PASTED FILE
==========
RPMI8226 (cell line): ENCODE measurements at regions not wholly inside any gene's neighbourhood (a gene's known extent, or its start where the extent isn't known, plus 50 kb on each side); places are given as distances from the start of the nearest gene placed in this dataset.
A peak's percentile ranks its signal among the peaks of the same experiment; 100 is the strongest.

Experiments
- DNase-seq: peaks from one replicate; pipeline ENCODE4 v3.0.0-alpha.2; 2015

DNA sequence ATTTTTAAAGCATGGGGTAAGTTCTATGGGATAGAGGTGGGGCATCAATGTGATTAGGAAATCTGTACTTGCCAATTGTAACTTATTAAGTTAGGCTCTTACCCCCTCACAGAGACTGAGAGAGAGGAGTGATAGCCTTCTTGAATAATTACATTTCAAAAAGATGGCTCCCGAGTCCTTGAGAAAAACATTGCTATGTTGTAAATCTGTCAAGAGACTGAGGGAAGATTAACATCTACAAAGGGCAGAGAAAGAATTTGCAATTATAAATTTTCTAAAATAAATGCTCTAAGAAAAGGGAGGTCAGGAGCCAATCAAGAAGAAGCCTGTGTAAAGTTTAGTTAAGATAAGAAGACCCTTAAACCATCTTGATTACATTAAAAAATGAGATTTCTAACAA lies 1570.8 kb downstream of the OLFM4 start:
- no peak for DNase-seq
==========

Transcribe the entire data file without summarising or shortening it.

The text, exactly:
RPMI8226 (cell line): ENCODE measurements at regions not wholly inside any gene's neighbourhood (a gene's known extent, or its start where the extent isn't known, plus 50 kb on each side); places are given as distances from the start of the nearest gene placed in this dataset.
A peak's percentile ranks its signal among the peaks of the same experiment; 100 is the strongest.

Experiments
- DNase-seq: peaks from one replicate; pipeline ENCODE4 v3.0.0-alpha.2; 2015

DNA sequence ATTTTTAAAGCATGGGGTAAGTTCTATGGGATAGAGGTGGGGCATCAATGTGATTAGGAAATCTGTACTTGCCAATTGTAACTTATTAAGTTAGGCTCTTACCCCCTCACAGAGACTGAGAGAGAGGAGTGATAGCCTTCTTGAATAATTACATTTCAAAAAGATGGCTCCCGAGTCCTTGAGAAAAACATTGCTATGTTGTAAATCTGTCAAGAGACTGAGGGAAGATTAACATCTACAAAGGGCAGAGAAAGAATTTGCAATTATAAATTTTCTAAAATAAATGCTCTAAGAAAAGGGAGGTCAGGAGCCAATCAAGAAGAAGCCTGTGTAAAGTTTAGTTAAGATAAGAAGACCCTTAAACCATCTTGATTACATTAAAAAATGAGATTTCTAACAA lies 1570.8 kb downstream of the OLFM4 start:
- no peak for DNase-seq